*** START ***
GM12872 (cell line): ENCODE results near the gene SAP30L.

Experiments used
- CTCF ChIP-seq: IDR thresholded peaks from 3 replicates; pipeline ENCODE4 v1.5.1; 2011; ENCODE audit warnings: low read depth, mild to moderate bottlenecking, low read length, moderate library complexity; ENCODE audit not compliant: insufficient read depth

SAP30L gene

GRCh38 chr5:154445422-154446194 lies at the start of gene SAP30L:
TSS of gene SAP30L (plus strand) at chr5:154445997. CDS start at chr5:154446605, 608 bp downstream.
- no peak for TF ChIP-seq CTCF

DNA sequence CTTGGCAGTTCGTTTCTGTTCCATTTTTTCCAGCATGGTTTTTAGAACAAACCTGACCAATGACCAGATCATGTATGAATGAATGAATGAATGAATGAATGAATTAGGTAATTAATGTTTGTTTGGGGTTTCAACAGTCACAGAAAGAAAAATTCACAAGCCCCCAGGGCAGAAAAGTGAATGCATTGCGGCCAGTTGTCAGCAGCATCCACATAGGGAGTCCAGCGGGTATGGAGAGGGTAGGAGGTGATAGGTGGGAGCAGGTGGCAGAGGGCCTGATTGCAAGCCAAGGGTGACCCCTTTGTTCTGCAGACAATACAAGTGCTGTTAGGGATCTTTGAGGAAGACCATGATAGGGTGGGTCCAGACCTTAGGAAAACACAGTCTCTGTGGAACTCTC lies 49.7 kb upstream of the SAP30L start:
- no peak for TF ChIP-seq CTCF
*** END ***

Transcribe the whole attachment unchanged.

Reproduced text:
GM12872 (cell line): ENCODE results near the gene SAP30L.

Experiments used
- CTCF ChIP-seq: IDR thresholded peaks from 3 replicates; pipeline ENCODE4 v1.5.1; 2011; ENCODE audit warnings: low read depth, mild to moderate bottlenecking, low read length, moderate library complexity; ENCODE audit not compliant: insufficient read depth

SAP30L gene

GRCh38 chr5:154445422-154446194 lies at the start of gene SAP30L:
TSS of gene SAP30L (plus strand) at chr5:154445997. CDS start at chr5:154446605, 608 bp downstream.
- no peak for TF ChIP-seq CTCF

DNA sequence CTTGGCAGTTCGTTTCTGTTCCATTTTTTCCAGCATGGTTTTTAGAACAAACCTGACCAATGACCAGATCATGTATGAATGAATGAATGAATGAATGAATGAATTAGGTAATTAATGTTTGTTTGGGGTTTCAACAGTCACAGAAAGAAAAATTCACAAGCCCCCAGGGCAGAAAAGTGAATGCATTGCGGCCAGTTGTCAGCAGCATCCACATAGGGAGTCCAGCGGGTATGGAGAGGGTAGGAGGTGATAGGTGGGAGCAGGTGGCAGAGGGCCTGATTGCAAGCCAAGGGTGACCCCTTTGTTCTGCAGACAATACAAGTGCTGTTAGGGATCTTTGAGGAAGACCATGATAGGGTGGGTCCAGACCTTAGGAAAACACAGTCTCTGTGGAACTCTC lies 49.7 kb upstream of the SAP30L start:
- no peak for TF ChIP-seq CTCF